There are other places to consume art here, including the Alberta College of Art & Design’s Illingworth Kerr Gallery, which does cutting-edge programming. The University of Calgary’s Nickle Arts Museum reopened last month in an impressive new location as the Nickle Galleries. The Esker Foundation opened its doors to oohs and ahs last June; it’s an airy 15,000-square-foot home for philanthropists Jim and Susan Hill’s vast art collection. There are excellent artist-run centres, good private galleries, and the Museum of Contemporary Art Calgary.
Rebranded MOCA by artistic director Jeffrey Spalding, the facility does its best, but is restricted by its too-small, awkward space. Connected to Calgary City Hall, it’s convenient, certainly, but it’s not the right kind of space to realize Spalding’s ambitions.
Spalding, who was Evenden’s predecessor at the Glenbow before his abrupt departure in 2009, is very keen to be involved in the creation of a new contemporary art gallery.
In January, MOCA and the Institute of Modern and Contemporary Art (IMCA), announced that the two groups had signed a memorandum of understanding and were reviewing a shortlist of potential locations for a new contemporary art museum, and that a joint steering committee would develop an implementation plan for a new facility and the establishment of a charitable foundation to fund it.
But this collaboration has quietly dissipated, according to Spalding.
Whoever runs it, it’s pretty clear: A contemporary art museum is overdue for Calgary, and for many people, it’s high on the cultural agenda.
“I have no doubt in my mind that we’re underserving that part of our cultural scene in Calgary,” says Terry Rock, president and CEO of Calgary Arts Development Authority, a city-owned corporation which, among other things, provides grants to local arts groups. “The big challenge when you’re sitting in my seat is operating dollars are not easy to come by, and in the current environment it’s very difficult to see where they’re going to come from.”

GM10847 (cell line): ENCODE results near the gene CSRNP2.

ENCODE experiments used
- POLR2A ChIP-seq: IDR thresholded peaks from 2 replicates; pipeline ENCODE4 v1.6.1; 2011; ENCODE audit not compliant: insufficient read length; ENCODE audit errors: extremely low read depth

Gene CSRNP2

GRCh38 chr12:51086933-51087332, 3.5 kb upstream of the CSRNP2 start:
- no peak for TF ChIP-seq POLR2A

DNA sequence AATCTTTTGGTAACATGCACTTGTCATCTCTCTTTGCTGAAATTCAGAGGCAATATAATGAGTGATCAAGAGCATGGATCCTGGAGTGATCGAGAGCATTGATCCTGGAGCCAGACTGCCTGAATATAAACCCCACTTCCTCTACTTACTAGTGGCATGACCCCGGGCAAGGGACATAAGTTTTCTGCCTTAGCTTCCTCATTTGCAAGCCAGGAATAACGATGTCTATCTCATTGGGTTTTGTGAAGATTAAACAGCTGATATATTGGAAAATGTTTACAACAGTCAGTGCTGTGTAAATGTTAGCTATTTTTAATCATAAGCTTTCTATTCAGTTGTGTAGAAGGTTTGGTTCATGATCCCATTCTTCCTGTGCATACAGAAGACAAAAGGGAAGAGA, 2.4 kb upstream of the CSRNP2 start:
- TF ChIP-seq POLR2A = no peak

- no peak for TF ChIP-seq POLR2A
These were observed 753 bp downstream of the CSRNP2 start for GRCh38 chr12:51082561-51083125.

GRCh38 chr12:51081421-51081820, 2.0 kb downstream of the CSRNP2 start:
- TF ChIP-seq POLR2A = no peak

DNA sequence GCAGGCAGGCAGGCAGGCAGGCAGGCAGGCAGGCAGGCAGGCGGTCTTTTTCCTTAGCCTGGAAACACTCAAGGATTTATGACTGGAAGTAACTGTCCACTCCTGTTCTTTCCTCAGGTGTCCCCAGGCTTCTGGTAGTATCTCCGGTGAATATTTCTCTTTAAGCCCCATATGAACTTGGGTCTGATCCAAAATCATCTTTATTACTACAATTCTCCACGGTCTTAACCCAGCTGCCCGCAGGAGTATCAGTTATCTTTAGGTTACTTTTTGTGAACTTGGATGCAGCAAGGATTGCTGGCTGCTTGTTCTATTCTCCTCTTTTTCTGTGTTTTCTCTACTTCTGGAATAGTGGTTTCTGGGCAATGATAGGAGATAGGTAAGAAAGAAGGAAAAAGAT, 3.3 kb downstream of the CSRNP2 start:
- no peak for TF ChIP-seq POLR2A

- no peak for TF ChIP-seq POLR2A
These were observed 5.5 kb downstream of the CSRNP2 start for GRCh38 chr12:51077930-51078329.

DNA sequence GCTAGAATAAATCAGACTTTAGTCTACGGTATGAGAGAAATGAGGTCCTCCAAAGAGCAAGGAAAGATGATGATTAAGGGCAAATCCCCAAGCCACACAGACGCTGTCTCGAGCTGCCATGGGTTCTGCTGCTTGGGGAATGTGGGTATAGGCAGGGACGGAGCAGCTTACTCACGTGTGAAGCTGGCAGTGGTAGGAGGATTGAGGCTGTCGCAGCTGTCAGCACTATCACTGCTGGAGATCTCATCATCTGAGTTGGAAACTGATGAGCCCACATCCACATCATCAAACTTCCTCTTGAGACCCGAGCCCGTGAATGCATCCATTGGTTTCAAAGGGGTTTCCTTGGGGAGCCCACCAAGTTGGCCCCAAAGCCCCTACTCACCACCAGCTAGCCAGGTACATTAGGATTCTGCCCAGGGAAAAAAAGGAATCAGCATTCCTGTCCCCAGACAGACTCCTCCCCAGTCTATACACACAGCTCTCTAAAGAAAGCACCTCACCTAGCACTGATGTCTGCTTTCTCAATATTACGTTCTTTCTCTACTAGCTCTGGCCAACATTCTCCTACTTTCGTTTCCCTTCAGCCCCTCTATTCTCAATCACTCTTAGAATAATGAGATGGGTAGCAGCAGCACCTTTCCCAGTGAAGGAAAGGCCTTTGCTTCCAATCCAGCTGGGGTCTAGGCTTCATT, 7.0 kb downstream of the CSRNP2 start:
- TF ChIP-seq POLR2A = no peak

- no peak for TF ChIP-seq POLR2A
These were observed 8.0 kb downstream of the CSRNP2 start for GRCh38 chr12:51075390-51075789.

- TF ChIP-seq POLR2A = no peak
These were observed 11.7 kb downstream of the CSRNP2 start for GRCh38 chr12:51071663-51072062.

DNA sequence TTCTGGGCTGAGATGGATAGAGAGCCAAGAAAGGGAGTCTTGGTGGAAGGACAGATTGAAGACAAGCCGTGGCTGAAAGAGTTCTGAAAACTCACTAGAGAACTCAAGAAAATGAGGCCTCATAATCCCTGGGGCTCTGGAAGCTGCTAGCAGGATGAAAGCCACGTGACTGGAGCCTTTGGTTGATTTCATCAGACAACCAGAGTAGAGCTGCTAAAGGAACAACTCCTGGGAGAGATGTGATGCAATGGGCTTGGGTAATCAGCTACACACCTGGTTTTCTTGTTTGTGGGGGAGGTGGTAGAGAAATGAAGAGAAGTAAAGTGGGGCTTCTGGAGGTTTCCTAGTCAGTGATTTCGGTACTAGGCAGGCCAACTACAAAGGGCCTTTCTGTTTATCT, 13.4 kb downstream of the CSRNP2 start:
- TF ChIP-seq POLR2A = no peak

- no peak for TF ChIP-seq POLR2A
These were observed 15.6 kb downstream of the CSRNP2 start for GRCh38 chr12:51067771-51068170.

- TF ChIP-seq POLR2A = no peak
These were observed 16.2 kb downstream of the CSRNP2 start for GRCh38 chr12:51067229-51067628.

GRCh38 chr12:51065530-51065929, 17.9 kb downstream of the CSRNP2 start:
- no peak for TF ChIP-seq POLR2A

George Brookman has an idea. The past president and chairman of the Calgary Stampede co-chairs an organization called Transformation Calgary, which proposes adding 1 per cent locally to the goods and services tax for a limited time to fund specific cultural and recreational projects, to be identified and voted on in a referendum. The group, which models the so-called penny tax idea after an Oklahoma City initiative, hopes to have at least a general question about the idea (which requires federal and provincial approval) added to the municipal ballot next year.
“The best art shows in the world fly right over Calgary because we don’t have the facility,” Brookman says. “We’re supposed to be the boom city and the richest city in Canada. There’s got to be a better way.”
Spalding, who says he runs MOCA Calgary on an annual budget of between $300,000 and $400,000 (about half of which is in kind, such as forgiven rent and building services), says financial restraints are a tremendous problem for Calgary’s art institutions.
“All of us are doing tea and bake sales and casinos and bingos and everything else except running an art museum,” he says. “Something has to give – whether it’s more money coming in from somewhere, or the money may have to be rationalized in a different way.”
Collaborations, he says, could be the key.
“Government is only one part,” Alberta Culture Minister Heather Klimchuk said on Tuesday, about the question of funding. “When the community supports it and the private sector, you know, that’s when the magic happens. Because it’s the buy-in from everybody.”
Klimchuk points out that the Glenbow received a 7-per-cent increase in funding from the province last year. Deliberations for the provincial budget next year are under way.
Livingstone, who is on leave from the University of Calgary until March, isn’t pulling the plug on anything yet, but she isn’t plowing ahead either. It’s early days; she hasn’t even completely figured out the phone system, let alone determined whether the Glenbow should go ahead with its vision for a new building.
“We have an ambitious strategic plan right now,” she says. “We need to go through that and identify those areas that are really resonating with the community.”
Almost every Calgarian I meet is upbeat and optimistic about the city’s cultural potential – shaking off the monsters and going with the fairy tale. There is not just an appetite, but tangible growth. Rock points out that when CADA took over its funding role in 2007, it funded some 120 organizations. That number has now jumped to more than 190. At ACAD, Doz says more graduates are choosing to stay in Calgary, whereas not that long ago they would have had to go somewhere such as Toronto, Montreal or New York for their careers.
“I look at all this next generation and they’re very impressive and exciting,” Rock says. “So if people think that because there’s no gallery, there’s no contemporary art here, it’s just not true.”